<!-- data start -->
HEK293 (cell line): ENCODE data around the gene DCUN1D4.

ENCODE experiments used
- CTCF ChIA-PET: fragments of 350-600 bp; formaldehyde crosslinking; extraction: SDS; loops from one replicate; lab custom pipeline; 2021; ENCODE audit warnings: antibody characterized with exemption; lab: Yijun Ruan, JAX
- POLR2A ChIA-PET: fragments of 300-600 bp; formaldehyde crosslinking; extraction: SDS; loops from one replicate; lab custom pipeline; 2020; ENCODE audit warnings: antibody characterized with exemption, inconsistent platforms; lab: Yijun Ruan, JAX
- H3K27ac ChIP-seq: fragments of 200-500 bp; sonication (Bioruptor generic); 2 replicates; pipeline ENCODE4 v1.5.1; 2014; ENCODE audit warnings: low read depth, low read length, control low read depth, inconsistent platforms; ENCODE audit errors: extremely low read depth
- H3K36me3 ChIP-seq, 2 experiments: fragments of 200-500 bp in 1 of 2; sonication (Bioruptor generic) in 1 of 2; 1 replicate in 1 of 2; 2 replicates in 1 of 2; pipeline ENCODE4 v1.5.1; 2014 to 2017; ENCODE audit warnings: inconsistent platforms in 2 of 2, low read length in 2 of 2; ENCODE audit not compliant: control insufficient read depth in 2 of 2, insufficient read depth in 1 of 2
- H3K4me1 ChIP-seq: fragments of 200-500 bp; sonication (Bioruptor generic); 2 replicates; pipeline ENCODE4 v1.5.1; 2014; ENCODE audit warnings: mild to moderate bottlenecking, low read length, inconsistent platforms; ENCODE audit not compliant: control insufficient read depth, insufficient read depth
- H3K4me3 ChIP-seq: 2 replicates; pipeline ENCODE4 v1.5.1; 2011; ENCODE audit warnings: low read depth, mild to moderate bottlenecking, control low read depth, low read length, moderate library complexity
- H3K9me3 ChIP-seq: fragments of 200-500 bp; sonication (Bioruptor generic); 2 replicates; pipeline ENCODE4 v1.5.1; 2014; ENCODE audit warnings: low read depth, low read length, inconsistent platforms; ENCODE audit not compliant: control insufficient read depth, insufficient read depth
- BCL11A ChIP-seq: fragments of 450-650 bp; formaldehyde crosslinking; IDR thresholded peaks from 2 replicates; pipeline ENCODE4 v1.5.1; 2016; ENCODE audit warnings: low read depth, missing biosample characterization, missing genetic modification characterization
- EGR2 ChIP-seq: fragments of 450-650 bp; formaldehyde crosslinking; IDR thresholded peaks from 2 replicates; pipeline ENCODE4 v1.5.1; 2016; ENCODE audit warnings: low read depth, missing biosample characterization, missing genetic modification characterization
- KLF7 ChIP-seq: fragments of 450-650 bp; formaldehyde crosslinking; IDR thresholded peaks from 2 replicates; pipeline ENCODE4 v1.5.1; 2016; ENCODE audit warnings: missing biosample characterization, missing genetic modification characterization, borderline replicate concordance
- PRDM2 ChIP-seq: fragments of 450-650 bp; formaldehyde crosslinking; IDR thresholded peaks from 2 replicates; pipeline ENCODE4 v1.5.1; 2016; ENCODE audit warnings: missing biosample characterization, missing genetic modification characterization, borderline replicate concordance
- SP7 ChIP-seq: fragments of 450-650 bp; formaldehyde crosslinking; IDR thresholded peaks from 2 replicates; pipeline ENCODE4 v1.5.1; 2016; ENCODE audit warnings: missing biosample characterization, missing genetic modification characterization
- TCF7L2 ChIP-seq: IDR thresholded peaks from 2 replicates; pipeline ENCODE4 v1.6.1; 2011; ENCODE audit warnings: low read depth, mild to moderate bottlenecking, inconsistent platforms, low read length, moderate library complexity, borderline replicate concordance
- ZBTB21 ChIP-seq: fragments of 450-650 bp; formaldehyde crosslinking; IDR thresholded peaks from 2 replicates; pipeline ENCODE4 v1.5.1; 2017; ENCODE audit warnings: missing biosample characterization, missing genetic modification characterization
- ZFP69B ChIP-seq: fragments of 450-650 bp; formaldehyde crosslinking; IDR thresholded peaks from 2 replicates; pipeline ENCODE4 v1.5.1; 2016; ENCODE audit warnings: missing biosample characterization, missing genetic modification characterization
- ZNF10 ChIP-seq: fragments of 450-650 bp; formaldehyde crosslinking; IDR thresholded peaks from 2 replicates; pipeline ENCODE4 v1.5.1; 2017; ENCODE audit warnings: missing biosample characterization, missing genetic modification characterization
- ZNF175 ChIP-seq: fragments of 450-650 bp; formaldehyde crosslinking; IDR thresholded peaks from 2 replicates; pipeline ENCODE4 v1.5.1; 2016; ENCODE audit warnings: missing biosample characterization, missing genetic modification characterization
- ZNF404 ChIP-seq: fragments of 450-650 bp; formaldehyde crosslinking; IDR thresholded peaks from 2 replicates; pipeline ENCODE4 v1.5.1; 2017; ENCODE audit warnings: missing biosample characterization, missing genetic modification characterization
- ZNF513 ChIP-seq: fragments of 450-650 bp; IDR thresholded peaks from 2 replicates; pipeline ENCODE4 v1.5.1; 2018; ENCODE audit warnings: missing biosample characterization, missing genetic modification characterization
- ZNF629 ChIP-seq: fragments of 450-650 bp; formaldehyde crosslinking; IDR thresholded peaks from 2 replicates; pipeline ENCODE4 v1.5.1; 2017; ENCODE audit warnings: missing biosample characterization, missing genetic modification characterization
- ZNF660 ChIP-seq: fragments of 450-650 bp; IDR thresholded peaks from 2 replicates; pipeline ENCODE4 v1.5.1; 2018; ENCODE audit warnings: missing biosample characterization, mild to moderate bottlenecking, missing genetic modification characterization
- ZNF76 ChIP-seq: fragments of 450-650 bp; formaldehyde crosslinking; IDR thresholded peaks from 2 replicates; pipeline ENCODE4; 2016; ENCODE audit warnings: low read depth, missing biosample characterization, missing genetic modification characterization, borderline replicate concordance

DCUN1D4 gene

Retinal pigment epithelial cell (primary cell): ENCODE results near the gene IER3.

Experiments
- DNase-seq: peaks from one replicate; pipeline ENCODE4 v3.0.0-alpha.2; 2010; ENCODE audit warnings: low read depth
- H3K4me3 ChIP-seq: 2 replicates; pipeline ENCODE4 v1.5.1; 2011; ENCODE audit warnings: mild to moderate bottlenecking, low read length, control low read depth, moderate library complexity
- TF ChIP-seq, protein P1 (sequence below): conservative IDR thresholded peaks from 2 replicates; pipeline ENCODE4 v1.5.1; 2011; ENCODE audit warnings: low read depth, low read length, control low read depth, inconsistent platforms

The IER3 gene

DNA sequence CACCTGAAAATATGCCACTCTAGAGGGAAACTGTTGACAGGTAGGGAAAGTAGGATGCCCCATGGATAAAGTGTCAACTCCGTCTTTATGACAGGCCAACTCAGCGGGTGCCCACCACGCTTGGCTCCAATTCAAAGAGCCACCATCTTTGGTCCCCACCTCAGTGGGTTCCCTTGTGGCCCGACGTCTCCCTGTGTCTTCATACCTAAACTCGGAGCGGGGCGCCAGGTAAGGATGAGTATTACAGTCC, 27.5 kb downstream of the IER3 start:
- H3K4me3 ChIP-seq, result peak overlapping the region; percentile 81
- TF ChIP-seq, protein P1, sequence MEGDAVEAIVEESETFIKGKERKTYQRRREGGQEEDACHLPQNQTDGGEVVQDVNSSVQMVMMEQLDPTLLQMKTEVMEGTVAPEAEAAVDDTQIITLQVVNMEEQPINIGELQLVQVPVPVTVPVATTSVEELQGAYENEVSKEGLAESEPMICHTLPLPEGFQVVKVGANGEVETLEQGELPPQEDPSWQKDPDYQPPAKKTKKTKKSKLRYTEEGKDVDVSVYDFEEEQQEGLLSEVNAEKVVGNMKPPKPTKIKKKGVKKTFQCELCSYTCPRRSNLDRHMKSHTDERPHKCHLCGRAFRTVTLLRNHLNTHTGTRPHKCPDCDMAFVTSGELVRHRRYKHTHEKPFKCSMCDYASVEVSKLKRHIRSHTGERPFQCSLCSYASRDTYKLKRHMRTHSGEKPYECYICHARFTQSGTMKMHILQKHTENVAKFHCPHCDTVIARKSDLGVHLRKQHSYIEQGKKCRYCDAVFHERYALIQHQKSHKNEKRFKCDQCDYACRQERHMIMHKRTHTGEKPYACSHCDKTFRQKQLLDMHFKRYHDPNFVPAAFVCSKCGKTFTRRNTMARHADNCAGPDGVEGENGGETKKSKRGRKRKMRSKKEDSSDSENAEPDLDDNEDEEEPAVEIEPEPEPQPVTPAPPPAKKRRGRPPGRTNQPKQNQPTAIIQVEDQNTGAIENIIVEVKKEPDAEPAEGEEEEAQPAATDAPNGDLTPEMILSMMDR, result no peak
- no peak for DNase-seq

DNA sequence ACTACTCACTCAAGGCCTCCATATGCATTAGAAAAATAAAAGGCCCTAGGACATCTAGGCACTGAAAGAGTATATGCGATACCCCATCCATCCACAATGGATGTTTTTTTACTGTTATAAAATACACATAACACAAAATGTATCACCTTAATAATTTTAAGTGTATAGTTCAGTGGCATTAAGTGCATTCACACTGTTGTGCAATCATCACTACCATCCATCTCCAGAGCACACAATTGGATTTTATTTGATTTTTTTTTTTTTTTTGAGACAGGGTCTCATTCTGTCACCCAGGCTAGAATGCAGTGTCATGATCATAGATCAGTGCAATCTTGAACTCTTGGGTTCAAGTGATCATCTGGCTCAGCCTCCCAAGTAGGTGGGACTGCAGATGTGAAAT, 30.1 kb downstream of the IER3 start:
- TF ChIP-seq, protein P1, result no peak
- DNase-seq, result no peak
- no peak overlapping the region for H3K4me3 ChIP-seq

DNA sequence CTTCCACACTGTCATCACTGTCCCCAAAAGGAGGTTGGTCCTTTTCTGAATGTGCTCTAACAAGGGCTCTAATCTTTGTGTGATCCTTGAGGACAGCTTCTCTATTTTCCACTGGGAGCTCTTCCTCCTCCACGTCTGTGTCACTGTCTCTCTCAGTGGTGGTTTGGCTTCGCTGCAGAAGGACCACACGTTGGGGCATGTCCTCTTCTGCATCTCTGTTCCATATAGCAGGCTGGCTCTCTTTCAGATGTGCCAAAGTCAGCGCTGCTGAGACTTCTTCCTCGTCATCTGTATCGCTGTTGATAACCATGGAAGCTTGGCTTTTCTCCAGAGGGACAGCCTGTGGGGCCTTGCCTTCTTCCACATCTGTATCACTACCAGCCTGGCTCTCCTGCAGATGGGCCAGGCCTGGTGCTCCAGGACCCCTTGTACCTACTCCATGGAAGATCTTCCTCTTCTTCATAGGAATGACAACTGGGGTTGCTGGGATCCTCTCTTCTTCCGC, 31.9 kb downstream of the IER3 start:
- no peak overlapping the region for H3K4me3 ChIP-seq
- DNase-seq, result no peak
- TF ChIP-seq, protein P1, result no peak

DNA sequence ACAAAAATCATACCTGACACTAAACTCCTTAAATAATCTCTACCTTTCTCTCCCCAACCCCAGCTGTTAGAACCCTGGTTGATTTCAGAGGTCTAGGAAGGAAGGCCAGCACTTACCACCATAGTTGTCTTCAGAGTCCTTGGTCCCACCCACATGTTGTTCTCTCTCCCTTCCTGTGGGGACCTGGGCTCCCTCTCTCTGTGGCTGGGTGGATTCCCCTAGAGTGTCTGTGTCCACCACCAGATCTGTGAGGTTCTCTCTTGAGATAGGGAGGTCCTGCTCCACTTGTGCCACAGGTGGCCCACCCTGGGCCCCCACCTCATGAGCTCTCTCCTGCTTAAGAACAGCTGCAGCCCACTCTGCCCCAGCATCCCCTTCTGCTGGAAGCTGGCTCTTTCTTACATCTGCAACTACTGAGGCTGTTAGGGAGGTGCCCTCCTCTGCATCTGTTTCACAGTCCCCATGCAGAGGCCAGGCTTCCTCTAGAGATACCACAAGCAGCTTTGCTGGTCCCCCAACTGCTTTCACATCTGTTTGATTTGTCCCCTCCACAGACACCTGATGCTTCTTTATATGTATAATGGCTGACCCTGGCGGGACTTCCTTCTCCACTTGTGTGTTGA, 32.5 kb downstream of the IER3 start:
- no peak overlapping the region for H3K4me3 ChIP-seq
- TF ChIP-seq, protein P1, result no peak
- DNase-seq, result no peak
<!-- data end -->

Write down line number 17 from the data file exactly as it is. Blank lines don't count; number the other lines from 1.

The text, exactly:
- ZFP69B ChIP-seq: fragments of 450-650 bp; formaldehyde crosslinking; IDR thresholded peaks from 2 replicates; pipeline ENCODE4 v1.5.1; 2016; ENCODE audit warnings: missing biosample characterization, missing genetic modification characterization